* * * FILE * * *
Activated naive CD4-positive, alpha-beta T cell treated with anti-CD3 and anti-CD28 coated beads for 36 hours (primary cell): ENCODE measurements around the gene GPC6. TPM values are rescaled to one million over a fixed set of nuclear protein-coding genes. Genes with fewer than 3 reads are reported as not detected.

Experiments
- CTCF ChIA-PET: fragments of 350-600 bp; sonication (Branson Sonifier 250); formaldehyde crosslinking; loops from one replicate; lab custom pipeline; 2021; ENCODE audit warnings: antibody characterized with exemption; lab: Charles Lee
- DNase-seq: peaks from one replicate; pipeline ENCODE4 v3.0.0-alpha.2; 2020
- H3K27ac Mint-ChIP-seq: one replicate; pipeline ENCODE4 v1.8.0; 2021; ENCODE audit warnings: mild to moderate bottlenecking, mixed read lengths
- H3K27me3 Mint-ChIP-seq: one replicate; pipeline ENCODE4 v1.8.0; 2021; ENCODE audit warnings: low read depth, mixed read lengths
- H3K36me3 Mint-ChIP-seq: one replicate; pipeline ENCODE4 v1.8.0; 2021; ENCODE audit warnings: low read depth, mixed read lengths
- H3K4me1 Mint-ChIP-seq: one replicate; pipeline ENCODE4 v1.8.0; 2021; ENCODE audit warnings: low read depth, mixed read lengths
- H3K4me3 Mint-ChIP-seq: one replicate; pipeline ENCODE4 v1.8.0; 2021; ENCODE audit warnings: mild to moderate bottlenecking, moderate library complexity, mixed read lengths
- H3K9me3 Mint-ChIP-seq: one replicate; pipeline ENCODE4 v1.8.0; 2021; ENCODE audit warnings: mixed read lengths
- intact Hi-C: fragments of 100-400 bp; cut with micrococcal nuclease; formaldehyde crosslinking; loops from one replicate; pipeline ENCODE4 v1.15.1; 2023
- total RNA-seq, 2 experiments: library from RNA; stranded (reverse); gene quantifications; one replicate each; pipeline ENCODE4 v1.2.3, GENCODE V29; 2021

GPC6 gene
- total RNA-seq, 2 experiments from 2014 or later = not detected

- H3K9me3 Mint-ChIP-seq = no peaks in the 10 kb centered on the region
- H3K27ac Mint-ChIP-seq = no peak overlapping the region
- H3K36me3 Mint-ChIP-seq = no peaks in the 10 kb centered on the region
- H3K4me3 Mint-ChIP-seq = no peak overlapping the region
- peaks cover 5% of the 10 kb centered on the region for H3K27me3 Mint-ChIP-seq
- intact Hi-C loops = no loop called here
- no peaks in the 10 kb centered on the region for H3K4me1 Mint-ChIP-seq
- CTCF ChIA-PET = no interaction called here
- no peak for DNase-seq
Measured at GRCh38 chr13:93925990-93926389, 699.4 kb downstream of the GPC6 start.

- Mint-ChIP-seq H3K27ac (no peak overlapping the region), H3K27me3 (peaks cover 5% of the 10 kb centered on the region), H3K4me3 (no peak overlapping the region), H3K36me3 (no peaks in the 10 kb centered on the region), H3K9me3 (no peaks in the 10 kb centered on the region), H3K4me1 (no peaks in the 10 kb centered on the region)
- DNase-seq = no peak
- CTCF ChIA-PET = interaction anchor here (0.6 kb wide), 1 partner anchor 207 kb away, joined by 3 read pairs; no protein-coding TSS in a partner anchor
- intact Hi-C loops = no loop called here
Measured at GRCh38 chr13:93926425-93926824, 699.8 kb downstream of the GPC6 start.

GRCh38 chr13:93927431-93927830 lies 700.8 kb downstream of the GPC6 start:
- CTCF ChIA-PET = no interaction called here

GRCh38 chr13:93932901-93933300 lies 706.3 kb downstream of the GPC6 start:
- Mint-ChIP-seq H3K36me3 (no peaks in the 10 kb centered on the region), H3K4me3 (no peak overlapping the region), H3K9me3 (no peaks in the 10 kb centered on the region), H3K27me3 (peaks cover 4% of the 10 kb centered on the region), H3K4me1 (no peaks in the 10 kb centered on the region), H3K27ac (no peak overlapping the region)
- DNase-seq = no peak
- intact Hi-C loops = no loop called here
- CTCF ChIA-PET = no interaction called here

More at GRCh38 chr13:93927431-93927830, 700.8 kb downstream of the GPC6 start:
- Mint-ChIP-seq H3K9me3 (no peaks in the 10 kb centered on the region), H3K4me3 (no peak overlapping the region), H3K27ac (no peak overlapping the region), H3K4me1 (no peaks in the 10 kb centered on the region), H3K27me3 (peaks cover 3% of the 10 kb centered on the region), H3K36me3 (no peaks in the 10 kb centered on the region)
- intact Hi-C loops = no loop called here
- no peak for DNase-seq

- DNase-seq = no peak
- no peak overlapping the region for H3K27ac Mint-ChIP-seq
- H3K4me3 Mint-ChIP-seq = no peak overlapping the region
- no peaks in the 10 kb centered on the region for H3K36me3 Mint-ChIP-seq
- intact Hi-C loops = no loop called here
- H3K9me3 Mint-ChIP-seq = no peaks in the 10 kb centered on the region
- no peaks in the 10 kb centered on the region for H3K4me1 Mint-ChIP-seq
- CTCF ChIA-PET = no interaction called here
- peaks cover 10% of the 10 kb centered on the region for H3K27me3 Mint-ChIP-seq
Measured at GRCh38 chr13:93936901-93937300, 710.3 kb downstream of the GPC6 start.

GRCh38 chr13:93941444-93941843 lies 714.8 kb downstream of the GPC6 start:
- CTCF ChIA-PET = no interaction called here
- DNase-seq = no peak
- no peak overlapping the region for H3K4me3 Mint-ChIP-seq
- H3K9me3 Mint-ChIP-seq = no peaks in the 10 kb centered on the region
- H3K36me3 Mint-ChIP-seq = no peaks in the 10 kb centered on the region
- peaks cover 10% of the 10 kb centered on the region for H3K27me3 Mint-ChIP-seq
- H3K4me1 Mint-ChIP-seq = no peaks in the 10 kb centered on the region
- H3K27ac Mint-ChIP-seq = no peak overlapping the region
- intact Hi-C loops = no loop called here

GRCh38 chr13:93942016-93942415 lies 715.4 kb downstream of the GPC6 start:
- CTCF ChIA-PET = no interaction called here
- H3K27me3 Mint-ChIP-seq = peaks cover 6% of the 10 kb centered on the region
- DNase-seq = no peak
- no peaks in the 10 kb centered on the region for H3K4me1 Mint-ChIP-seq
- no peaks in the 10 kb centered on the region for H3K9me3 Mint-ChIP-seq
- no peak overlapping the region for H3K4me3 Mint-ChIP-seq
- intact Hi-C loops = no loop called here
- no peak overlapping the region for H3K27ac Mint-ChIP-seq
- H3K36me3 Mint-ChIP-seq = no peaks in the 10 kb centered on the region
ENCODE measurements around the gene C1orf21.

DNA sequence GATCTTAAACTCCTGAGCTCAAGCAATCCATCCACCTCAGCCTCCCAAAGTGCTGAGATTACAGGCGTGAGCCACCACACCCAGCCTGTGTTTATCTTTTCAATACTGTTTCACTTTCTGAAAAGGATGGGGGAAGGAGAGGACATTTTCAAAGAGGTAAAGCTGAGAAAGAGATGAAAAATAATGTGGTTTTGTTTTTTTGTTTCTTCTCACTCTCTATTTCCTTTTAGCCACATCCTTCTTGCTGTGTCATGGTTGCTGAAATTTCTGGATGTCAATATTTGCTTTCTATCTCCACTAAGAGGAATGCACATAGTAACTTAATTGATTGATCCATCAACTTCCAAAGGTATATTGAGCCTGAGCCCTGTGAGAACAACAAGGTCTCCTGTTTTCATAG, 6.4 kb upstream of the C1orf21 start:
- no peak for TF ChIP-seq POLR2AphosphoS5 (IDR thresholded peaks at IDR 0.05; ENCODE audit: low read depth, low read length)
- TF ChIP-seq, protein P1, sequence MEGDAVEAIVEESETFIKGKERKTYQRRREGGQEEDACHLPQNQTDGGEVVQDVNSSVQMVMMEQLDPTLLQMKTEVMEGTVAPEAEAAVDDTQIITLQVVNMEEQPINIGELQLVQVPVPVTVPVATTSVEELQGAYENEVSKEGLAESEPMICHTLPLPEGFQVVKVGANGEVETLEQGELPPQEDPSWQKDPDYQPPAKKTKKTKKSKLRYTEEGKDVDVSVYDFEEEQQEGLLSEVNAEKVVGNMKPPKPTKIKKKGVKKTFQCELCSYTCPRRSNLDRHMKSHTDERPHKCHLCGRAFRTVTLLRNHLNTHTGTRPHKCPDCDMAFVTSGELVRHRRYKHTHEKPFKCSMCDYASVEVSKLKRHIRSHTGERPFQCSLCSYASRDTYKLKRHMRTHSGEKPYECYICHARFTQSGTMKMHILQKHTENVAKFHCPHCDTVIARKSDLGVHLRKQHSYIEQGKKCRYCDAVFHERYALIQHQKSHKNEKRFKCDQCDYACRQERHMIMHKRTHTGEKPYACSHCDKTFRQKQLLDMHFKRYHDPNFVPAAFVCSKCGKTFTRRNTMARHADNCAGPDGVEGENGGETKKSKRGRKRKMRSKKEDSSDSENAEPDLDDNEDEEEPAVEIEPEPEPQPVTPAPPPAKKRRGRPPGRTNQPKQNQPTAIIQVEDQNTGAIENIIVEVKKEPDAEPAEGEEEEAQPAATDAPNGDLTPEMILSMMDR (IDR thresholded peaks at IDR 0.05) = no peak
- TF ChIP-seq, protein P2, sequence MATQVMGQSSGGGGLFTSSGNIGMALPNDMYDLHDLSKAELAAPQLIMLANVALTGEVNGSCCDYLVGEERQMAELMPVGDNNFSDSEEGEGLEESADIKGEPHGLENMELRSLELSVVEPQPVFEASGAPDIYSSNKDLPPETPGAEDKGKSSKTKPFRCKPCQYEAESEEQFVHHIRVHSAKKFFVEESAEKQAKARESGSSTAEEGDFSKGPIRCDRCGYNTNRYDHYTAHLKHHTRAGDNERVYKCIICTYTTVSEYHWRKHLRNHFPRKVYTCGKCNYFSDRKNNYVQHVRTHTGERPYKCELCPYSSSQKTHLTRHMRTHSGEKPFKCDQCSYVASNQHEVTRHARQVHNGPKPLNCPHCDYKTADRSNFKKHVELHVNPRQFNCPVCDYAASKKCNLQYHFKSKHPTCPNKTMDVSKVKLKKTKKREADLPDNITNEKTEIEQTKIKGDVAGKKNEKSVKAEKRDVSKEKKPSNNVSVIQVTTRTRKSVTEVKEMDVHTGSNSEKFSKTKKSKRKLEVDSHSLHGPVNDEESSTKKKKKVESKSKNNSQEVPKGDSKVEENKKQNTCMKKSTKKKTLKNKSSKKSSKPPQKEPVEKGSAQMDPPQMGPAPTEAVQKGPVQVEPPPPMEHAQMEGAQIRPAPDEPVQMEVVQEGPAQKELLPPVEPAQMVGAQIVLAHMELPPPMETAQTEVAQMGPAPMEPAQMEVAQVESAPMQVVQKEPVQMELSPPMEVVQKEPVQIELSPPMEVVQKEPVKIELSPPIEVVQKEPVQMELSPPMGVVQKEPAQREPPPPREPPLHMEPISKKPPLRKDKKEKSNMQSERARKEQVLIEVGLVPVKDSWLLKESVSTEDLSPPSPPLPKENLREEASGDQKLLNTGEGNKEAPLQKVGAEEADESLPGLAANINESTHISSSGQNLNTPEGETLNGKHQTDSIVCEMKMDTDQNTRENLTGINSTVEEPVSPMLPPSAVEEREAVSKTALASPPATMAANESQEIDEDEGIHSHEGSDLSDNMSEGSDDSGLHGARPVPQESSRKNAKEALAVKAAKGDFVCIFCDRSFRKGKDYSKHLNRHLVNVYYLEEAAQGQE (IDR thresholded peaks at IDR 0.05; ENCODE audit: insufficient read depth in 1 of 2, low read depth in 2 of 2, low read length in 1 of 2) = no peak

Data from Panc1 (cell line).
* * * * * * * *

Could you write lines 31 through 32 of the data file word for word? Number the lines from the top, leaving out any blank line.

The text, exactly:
- CTCF ChIA-PET = no interaction called here

GRCh38 chr13:93932901-93933300 lies 706.3 kb downstream of the GPC6 start: